Tag Archives: neighbor

Avengers


Thou shalt not avenge, nor bear any grudge against the children of thy people, but thou shalt love thy neighbour as thyself: I am the LORD. Leviticus 19:18 KJB

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WHO IS MY NEIGHBOR?


William Andrew Dillard

This classic question penned in Luke 10:30 was asked of Jesus by a certain lawyer. It is a question that continues to be pondered as men seek to justify themselves and/or their actions in life. Of course, it continues to be asked because men are not willing to let the simple and forthright teachings of Jesus on the subject be the final answer. However, Jesus’ answer is the final truth whether it is accepted or not.
The context of the question centers around the terms of fulfilling the Law of Moses. First, one is to love God with all his heart then he is to love his neighbor as himself. So, who is my neighbor? To what degree am I allowed to discriminate and still do what I should do? Think with me about what is being said and taught here.
Does this mean that one should run right out and find someone in need and give him all his earthly possessions? No! Should this happen on a wide scale, all commerce would stop and the whole world become immediately impoverished. Jesus did not intend that. In fact, the Bible teaches us that the lazy who will not work should neither eat. II Thess. 3:10. Does this mean that poverty should be eliminated in one’s local vicinity? No! Jesus said, “The poor you have with you always.”
O.K. So now I’m thinking. Just what does this mean anyway? It means that a true Christian should not pass up opportunities to be genuinely helpful to others who genuinely have need, whoever they may be. In the “Good Samaritan story” it was the priest and Levite who miserably failed the test. They had opportunity and means to be helpful, but choose to not become involved. Then it was the generally despised Samaritan who actually performed the helpful deed. It was he who realized the unknown victim was in desperate need of a helping hand and he gladly gave it. The Samaritan realized the victim was his neighbor even though he may have never seen him before, and he was also not of his race.
Jesus’ teaching here is very plain and unmistakable. Who was neighbor to the unknown victim of crime? Was it the priest? Was it the Levite? No, it was the Samaritan. Jesus made the obvious application. “Go and do thou likewise.”
It really is true. What we keep, we lose. What we invest in others, we keep and it multiplies. Let us all be keenly aware of the plight of others. Those who need help the most are most likely those who will not ask for it. When opportunity knocks, let’s be ready to be a good neighbor.

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HEBREW HONEYCOMB


 

LOVE THY NEIGHBOR

 

Author: William Andrew Dillard

 

From the living pages of ages past, comes the encapsulated foundation of acceptable life among men on earth. It is called the Ten Commandments. Some would say the commandments were a part of the Mosaic Law, which has been fulfilled, and no longer in force. Right, and wrong! Jesus did fulfill the Law and took it out of the way, nailing it to His cross, Col. 2:14-17, but what is removed from us today is the present penalty of the Law, not the principle. Think with me!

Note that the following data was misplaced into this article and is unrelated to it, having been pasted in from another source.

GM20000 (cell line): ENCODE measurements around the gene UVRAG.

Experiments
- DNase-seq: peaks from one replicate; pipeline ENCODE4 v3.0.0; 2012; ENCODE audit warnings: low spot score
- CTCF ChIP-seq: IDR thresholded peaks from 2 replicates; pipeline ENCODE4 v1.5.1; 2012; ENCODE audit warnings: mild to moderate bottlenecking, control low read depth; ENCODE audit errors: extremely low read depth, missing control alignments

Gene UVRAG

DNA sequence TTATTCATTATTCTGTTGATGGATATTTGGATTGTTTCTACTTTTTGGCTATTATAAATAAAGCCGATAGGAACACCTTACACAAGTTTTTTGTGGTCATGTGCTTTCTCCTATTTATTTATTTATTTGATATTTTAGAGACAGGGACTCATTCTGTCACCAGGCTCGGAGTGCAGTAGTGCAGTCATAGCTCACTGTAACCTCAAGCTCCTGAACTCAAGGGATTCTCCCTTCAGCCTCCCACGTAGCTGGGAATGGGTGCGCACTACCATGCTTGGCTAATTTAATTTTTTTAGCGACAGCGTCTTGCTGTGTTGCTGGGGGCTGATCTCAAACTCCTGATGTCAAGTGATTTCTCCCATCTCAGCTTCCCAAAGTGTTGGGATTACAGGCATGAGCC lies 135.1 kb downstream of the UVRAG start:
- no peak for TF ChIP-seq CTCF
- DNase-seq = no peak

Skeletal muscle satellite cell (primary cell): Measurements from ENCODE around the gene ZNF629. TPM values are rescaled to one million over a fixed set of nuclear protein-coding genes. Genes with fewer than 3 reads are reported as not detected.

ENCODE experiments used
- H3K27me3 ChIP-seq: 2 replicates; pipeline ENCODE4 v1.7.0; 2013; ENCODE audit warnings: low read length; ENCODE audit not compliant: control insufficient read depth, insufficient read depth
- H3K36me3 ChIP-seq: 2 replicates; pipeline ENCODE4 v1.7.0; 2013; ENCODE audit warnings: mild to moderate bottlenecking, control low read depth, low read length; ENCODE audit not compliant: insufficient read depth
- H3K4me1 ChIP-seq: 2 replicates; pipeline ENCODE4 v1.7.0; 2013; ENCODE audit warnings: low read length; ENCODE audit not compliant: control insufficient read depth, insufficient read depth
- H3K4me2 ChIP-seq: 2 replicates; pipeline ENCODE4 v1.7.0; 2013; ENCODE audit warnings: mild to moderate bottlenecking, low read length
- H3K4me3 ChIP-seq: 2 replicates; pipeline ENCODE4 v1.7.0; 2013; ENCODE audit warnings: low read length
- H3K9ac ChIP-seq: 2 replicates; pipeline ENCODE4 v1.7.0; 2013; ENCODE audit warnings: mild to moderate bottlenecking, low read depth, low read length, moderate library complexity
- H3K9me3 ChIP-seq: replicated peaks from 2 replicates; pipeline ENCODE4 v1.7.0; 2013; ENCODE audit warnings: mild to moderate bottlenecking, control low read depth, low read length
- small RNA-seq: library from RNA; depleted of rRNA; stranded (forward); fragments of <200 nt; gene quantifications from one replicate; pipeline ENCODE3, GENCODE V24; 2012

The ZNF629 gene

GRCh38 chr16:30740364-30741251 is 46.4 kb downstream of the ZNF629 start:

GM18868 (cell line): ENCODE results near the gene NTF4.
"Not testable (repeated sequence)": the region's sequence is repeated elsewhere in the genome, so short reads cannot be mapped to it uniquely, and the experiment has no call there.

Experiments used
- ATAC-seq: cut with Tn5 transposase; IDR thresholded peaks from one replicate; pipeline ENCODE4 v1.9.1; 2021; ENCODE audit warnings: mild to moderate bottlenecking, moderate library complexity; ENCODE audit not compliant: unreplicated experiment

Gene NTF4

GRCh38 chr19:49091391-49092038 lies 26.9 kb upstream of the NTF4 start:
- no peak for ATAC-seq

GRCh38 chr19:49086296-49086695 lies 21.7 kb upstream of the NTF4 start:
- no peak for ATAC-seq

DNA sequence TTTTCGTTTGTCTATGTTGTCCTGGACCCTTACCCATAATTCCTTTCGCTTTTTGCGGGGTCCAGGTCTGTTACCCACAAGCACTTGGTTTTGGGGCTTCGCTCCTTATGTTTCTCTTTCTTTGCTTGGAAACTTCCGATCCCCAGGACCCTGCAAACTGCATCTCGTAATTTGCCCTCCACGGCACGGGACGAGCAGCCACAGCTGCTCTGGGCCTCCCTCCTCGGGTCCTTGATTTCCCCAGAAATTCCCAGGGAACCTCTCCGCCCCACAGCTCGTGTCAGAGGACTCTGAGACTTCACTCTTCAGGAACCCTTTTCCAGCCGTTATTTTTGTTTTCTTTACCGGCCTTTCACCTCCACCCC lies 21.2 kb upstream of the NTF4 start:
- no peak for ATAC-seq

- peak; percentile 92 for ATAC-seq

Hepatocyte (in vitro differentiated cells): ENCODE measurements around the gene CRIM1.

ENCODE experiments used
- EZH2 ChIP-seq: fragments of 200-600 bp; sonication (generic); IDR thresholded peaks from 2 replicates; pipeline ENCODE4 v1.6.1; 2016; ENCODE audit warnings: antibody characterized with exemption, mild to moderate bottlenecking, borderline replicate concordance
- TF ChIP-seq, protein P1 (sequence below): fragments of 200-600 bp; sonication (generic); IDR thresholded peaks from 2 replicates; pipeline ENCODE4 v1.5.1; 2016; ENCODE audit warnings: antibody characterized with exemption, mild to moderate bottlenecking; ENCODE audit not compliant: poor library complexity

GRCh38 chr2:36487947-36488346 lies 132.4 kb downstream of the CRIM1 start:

In the initial writing of the Law, the one governing neighborly relationship is stated: Thou shalt not bear false witness against thy neighbor; Thou shalt not covet they neighbor’s house, wife, servant, ox, ass, nor anything that thy neighbors. Exo. 20:16-17. Later, this was appropriately summarized as “Thou shalt love thy neighbor as thyself.” First, to love God supremely, then to love one’s neighbor as one’s self is said to be the summation of all the law.

 

The question then arises from some who quibble over such things for self justification is: “who then is my neighbor?” This very question was posed to Jesus by a lawyer, and is recorded in Luke 10. It is here that the story of the good Samaritan is related. A man going down from Jerusalem to Jericho was robbed, beaten and left half dead in the road. It is ironic that a priest passed by and refused to help. Also a Levite, those who produced the priests, also observed and passed by without helping. It was the lowly Samaritan who took care of the unfortunate traveler, and paid for his medical care. When Jesus posed the question, which of these three was a neighbor to him who fell among thieves, the answer was obvious and so stated: he who showed mercy on him. Jesus’ pointed reply was that they, and us, should go and do likewise.

 

The position God’s people occupy on this planet is that of an ambassador. In the words of the Apostle Paul, “Now then we are ambassadors for Christ, as though God did beseech you by us: we pray you in Christ’s stead, be ye reconciled to God.” 2 Cor. 5:20. Representatives of heaven on earth who are reconciled to God see others in need as their neighbor, and they respond accordingly. It is the right thing to do. It is the godly thing to do. It may not be one’s opportunity to help another who has fallen among thieves, but there are so many other areas of life that manifest a need for help. Chief among those is the obvious need to share the gospel, the great love of the Creator/Redeemer with those who have been wounded by sin. There is no shortage of them. Do you love your neighbor?

 

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